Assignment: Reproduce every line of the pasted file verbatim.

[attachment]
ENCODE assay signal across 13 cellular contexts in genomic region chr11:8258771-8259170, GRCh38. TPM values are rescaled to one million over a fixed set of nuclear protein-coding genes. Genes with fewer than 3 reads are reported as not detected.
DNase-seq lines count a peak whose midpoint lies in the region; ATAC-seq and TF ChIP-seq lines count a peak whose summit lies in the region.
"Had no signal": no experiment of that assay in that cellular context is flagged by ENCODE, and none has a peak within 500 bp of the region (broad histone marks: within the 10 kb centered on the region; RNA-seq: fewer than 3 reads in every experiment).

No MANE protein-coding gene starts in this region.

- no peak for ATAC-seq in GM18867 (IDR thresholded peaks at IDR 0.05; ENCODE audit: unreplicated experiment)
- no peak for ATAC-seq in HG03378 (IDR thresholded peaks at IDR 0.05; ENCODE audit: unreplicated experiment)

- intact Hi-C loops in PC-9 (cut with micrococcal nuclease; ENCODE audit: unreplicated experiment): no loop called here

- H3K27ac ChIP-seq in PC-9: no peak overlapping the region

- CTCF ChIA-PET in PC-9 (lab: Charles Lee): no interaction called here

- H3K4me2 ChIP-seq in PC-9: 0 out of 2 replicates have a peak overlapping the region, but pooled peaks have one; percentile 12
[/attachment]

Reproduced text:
ENCODE assay signal across 13 cellular contexts in genomic region chr11:8258771-8259170, GRCh38. TPM values are rescaled to one million over a fixed set of nuclear protein-coding genes. Genes with fewer than 3 reads are reported as not detected.
DNase-seq lines count a peak whose midpoint lies in the region; ATAC-seq and TF ChIP-seq lines count a peak whose summit lies in the region.
"Had no signal": no experiment of that assay in that cellular context is flagged by ENCODE, and none has a peak within 500 bp of the region (broad histone marks: within the 10 kb centered on the region; RNA-seq: fewer than 3 reads in every experiment).

No MANE protein-coding gene starts in this region.

- no peak for ATAC-seq in GM18867 (IDR thresholded peaks at IDR 0.05; ENCODE audit: unreplicated experiment)
- no peak for ATAC-seq in HG03378 (IDR thresholded peaks at IDR 0.05; ENCODE audit: unreplicated experiment)

- intact Hi-C loops in PC-9 (cut with micrococcal nuclease; ENCODE audit: unreplicated experiment): no loop called here

- H3K27ac ChIP-seq in PC-9: no peak overlapping the region

- CTCF ChIA-PET in PC-9 (lab: Charles Lee): no interaction called here

- H3K4me2 ChIP-seq in PC-9: 0 out of 2 replicates have a peak overlapping the region, but pooled peaks have one; percentile 12